Today's Cadets . . . Tomorrow's Aerospace Leaders
While there are many youth oriented programs in America today, CAP's cadet program is unique in that it uses aviation as a cornerstone. Thousands of young people from 12 years through age 21 are introduced to aviation through CAP's cadet program. The program allows young people to progress at their own pace through a 16-step program including aerospace education, leadership training, physical fitness and moral leadership. Cadets compete for academic scholarships to further their studies in fields such as engineering, science, aircraft mechanics, aerospace medicine, meteorology, as well as many others. Those cadets who earn cadet officer status may enter the Air Force as an E3 (airman first class) rather than an E1 (airman basic).
Whatever your interests-survival training, flight training, photography, astronomy-there's a place for you in CAP's cadet program. Each year, cadets have the opportunity to participate in special activities at the local, state, regional or national level. Many cadets will have the opportunity to solo fly an airplane for the first time through a flight encampment or academy. Others will enjoy traveling abroad through the International Air Cadet Exchange Program. Still others assist at major air shows throughout the nation.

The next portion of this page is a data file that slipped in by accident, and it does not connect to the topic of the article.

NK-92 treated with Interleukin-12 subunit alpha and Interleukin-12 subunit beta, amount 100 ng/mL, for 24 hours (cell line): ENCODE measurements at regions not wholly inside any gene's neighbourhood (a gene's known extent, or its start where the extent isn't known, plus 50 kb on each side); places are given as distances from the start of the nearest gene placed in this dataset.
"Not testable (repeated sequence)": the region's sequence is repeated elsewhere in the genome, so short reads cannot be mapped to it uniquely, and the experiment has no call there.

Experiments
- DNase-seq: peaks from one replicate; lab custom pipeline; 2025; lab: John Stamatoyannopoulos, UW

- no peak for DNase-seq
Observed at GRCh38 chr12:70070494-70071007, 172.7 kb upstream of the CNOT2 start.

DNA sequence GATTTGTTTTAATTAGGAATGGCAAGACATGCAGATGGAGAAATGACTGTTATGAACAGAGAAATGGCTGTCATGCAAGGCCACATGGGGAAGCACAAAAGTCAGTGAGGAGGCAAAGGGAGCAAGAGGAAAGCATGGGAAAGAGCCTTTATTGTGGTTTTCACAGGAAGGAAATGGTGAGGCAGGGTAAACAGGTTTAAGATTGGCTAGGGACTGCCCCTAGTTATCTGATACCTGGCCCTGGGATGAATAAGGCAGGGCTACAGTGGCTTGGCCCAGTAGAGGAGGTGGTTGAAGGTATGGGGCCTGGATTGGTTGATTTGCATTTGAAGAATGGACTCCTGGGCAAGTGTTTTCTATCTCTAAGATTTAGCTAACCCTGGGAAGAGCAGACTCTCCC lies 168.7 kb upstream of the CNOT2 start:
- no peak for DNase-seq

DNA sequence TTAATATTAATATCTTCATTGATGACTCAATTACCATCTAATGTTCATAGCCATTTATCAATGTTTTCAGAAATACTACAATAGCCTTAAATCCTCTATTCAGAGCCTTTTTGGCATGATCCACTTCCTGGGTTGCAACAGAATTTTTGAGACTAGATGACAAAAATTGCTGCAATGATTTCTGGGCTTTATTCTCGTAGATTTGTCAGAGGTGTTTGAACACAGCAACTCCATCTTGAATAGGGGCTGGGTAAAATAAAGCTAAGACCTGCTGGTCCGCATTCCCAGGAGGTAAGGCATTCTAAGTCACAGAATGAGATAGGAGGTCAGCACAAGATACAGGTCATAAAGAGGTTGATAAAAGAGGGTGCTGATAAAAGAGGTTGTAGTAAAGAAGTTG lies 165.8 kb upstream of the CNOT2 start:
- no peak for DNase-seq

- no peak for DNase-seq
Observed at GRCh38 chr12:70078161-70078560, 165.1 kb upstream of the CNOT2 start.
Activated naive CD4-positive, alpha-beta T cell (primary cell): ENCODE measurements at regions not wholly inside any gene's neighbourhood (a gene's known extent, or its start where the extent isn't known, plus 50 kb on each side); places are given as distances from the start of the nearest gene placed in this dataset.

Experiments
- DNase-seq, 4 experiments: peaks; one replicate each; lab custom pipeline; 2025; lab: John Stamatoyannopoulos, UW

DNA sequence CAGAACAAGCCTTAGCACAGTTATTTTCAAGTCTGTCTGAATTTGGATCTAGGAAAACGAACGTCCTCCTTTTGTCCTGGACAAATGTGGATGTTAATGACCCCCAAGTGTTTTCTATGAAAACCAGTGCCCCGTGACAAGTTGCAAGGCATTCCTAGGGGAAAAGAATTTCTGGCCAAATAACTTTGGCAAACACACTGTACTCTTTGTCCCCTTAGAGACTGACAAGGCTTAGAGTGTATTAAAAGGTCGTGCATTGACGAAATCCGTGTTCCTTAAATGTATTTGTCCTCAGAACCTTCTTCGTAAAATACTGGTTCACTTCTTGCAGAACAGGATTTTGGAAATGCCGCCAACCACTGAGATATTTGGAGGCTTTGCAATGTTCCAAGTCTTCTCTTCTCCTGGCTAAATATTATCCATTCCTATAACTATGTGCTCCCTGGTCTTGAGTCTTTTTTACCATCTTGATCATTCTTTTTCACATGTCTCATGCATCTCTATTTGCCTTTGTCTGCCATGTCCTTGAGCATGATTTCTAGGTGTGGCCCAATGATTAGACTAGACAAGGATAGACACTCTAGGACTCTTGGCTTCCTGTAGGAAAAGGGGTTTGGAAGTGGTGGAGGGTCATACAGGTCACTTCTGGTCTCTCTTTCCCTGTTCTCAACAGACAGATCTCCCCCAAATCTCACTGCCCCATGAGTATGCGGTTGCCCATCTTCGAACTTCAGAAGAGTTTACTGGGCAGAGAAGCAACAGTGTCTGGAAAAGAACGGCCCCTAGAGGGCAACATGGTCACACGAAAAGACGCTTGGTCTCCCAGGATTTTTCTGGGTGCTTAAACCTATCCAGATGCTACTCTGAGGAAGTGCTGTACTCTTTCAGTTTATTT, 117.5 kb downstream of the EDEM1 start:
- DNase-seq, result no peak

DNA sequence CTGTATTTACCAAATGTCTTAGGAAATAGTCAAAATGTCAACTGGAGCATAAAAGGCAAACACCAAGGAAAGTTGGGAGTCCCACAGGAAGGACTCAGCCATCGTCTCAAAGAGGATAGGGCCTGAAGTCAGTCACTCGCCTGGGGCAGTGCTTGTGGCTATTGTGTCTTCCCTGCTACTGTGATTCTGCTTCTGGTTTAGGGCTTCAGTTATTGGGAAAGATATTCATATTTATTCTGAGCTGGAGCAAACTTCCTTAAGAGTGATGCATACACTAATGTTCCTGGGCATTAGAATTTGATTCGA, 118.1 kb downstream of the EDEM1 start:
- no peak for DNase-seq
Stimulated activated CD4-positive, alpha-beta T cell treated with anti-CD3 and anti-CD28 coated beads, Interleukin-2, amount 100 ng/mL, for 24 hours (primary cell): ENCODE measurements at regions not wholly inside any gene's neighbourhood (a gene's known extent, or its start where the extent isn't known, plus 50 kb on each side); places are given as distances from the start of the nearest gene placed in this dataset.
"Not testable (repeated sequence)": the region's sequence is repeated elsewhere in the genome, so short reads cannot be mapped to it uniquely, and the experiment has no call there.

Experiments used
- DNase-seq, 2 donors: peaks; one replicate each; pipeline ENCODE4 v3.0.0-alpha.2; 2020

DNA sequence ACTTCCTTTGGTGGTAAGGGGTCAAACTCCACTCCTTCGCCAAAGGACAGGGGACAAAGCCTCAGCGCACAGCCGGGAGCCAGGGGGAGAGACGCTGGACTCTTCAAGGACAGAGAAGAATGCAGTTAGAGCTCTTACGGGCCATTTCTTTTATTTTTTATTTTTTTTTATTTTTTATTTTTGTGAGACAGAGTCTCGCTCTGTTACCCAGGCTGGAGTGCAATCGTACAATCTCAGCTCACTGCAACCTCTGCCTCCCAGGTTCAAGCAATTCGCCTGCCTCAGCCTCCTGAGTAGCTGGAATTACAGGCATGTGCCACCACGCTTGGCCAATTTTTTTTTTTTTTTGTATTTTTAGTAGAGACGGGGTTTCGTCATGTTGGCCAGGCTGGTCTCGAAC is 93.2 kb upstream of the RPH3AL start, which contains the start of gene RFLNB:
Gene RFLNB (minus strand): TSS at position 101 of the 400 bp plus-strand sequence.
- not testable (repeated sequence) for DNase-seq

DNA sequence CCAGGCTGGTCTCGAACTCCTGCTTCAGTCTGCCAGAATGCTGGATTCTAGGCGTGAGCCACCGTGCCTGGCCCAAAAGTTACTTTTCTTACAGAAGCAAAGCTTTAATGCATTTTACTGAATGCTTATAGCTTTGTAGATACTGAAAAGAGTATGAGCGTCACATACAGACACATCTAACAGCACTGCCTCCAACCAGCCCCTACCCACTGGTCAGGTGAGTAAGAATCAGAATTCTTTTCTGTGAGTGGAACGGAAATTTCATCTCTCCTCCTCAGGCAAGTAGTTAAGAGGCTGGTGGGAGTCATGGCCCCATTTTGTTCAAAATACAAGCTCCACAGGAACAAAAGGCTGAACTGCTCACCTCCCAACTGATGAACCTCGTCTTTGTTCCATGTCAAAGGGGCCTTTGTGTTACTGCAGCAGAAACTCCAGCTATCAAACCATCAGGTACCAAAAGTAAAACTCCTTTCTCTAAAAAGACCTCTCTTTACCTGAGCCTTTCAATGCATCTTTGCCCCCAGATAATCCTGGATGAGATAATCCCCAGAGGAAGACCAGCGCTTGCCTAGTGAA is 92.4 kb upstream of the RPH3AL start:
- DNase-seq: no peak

The Cadet Program is a comprehensive program for youth (12-
1. The Learning Phase, introduces cadets to the CAP program, and cadets who pass all requirements receive the Wright Brothers award.
2. The Leadership Phase, begins placing more responsibility on cadets as leaders of newer cadets. Cadets who complete The Leadership Phase receive their Mitchell Award and are eligible for advanced promotion upon enlisting in the military.
3. The Command Phase, places cadets directly in command of other cadets, allowing cadets to accomplish tasks through their staff members for the first time. Cadets who complete The Command Phase are awarded the Earhart Award.
4. The Executive Phase is the last phase of the cadet program, and focuses cadets on the operations of an entire unit. Cadets completing the command phase are awarded the Eaker Award and may be awarded the Spaatz Award upon passing an extensive cumulative test.
As cadets progress through the program, they are placed in charge of lower-ranking cadets. Cadets aren't given full reign over the others but instead are expected to instruct classes and mentor each other.
"I pledge that I will serve faithfully in the Civil Air Patrol Cadet Program and that I will attend meetings regularly, participate actively in unit activities, obey my officers, wear my uniform properly, and advance my education and training rapidly to prepare myself to be of service to my community, state, and nation."